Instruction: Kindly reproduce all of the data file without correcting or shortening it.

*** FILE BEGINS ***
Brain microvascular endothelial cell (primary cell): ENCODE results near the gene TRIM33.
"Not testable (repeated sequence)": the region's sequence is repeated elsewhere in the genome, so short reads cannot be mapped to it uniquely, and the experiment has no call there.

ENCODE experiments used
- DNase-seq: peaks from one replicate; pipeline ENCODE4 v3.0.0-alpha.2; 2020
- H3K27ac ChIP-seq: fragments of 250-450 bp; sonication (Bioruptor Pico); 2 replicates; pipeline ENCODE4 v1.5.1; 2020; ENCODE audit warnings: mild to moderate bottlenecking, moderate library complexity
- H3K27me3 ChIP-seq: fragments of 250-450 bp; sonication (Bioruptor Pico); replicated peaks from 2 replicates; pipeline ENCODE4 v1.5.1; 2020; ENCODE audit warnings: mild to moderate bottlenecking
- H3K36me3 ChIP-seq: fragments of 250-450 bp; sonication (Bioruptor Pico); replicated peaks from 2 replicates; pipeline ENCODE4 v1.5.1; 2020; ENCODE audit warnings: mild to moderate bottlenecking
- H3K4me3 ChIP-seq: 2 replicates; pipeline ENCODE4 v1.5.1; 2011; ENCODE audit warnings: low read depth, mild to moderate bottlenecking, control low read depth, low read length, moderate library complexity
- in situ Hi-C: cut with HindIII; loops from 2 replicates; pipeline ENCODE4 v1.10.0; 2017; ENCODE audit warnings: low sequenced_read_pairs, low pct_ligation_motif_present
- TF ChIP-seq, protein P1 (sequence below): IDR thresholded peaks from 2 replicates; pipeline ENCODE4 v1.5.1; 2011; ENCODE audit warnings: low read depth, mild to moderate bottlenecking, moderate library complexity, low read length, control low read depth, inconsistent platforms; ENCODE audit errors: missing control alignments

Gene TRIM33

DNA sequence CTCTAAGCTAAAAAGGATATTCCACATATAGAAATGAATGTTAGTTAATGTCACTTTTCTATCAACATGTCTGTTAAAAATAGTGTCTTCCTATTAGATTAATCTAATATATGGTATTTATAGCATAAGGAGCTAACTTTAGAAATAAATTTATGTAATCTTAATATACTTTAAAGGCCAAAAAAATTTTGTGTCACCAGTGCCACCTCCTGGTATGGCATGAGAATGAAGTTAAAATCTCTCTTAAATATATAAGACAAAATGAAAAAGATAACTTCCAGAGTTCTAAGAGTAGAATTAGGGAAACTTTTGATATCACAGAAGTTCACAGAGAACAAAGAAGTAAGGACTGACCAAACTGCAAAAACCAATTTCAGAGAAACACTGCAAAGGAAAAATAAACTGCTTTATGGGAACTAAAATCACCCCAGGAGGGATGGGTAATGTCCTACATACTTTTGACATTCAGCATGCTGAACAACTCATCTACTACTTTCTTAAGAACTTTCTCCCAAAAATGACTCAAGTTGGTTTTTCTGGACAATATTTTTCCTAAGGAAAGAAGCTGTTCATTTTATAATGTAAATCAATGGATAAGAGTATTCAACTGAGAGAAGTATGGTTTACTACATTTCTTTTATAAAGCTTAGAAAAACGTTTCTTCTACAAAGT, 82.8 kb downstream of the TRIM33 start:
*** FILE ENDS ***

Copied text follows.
Brain microvascular endothelial cell (primary cell): ENCODE results near the gene TRIM33.
"Not testable (repeated sequence)": the region's sequence is repeated elsewhere in the genome, so short reads cannot be mapped to it uniquely, and the experiment has no call there.

ENCODE experiments used
- DNase-seq: peaks from one replicate; pipeline ENCODE4 v3.0.0-alpha.2; 2020
- H3K27ac ChIP-seq: fragments of 250-450 bp; sonication (Bioruptor Pico); 2 replicates; pipeline ENCODE4 v1.5.1; 2020; ENCODE audit warnings: mild to moderate bottlenecking, moderate library complexity
- H3K27me3 ChIP-seq: fragments of 250-450 bp; sonication (Bioruptor Pico); replicated peaks from 2 replicates; pipeline ENCODE4 v1.5.1; 2020; ENCODE audit warnings: mild to moderate bottlenecking
- H3K36me3 ChIP-seq: fragments of 250-450 bp; sonication (Bioruptor Pico); replicated peaks from 2 replicates; pipeline ENCODE4 v1.5.1; 2020; ENCODE audit warnings: mild to moderate bottlenecking
- H3K4me3 ChIP-seq: 2 replicates; pipeline ENCODE4 v1.5.1; 2011; ENCODE audit warnings: low read depth, mild to moderate bottlenecking, control low read depth, low read length, moderate library complexity
- in situ Hi-C: cut with HindIII; loops from 2 replicates; pipeline ENCODE4 v1.10.0; 2017; ENCODE audit warnings: low sequenced_read_pairs, low pct_ligation_motif_present
- TF ChIP-seq, protein P1 (sequence below): IDR thresholded peaks from 2 replicates; pipeline ENCODE4 v1.5.1; 2011; ENCODE audit warnings: low read depth, mild to moderate bottlenecking, moderate library complexity, low read length, control low read depth, inconsistent platforms; ENCODE audit errors: missing control alignments

Gene TRIM33

DNA sequence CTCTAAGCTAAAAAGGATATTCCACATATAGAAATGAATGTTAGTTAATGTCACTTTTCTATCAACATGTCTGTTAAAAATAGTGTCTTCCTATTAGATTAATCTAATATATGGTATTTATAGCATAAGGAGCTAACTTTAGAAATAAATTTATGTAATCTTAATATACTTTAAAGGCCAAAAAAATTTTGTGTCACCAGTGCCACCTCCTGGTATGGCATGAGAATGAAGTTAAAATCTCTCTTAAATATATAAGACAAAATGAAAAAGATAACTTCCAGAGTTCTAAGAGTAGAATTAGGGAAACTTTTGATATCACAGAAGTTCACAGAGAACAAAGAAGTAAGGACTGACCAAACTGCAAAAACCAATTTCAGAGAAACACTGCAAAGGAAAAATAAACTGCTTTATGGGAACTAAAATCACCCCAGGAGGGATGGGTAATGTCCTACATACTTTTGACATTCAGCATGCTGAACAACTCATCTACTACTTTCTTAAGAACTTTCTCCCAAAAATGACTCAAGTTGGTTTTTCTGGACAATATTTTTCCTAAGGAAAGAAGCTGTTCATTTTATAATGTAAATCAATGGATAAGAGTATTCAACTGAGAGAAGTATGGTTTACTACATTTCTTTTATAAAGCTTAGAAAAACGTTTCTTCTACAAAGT, 82.8 kb downstream of the TRIM33 start: